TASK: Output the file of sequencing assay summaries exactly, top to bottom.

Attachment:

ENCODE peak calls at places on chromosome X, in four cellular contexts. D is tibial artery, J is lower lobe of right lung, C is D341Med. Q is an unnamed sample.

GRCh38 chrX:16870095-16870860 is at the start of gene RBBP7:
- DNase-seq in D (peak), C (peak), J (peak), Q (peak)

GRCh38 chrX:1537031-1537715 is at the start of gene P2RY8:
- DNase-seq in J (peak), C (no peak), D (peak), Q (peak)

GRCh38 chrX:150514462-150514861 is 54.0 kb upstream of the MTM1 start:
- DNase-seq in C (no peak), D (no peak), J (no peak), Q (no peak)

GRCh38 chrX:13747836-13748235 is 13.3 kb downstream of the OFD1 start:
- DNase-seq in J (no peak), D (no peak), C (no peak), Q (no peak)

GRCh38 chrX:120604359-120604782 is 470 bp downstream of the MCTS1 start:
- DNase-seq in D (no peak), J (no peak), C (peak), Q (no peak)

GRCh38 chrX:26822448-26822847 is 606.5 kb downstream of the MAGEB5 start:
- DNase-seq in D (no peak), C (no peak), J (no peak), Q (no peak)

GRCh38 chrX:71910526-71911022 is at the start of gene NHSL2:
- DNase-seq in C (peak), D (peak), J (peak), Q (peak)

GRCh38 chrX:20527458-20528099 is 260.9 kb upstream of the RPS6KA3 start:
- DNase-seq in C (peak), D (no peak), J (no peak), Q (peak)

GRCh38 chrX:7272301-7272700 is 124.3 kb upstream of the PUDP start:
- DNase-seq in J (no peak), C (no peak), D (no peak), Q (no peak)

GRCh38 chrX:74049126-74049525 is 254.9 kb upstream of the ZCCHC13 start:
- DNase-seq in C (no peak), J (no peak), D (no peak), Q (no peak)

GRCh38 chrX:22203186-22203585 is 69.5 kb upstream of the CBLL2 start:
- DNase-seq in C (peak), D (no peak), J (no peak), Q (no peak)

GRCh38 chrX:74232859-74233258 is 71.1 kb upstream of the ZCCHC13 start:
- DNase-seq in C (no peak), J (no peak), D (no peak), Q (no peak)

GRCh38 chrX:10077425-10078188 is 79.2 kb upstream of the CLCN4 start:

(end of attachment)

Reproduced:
ENCODE peak calls at places on chromosome X, in four cellular contexts. D is tibial artery, J is lower lobe of right lung, C is D341Med. Q is an unnamed sample.

GRCh38 chrX:16870095-16870860 is at the start of gene RBBP7:
- DNase-seq in D (peak), C (peak), J (peak), Q (peak)

GRCh38 chrX:1537031-1537715 is at the start of gene P2RY8:
- DNase-seq in J (peak), C (no peak), D (peak), Q (peak)

GRCh38 chrX:150514462-150514861 is 54.0 kb upstream of the MTM1 start:
- DNase-seq in C (no peak), D (no peak), J (no peak), Q (no peak)

GRCh38 chrX:13747836-13748235 is 13.3 kb downstream of the OFD1 start:
- DNase-seq in J (no peak), D (no peak), C (no peak), Q (no peak)

GRCh38 chrX:120604359-120604782 is 470 bp downstream of the MCTS1 start:
- DNase-seq in D (no peak), J (no peak), C (peak), Q (no peak)

GRCh38 chrX:26822448-26822847 is 606.5 kb downstream of the MAGEB5 start:
- DNase-seq in D (no peak), C (no peak), J (no peak), Q (no peak)

GRCh38 chrX:71910526-71911022 is at the start of gene NHSL2:
- DNase-seq in C (peak), D (peak), J (peak), Q (peak)

GRCh38 chrX:20527458-20528099 is 260.9 kb upstream of the RPS6KA3 start:
- DNase-seq in C (peak), D (no peak), J (no peak), Q (peak)

GRCh38 chrX:7272301-7272700 is 124.3 kb upstream of the PUDP start:
- DNase-seq in J (no peak), C (no peak), D (no peak), Q (no peak)

GRCh38 chrX:74049126-74049525 is 254.9 kb upstream of the ZCCHC13 start:
- DNase-seq in C (no peak), J (no peak), D (no peak), Q (no peak)

GRCh38 chrX:22203186-22203585 is 69.5 kb upstream of the CBLL2 start:
- DNase-seq in C (peak), D (no peak), J (no peak), Q (no peak)

GRCh38 chrX:74232859-74233258 is 71.1 kb upstream of the ZCCHC13 start:
- DNase-seq in C (no peak), J (no peak), D (no peak), Q (no peak)

GRCh38 chrX:10077425-10078188 is 79.2 kb upstream of the CLCN4 start: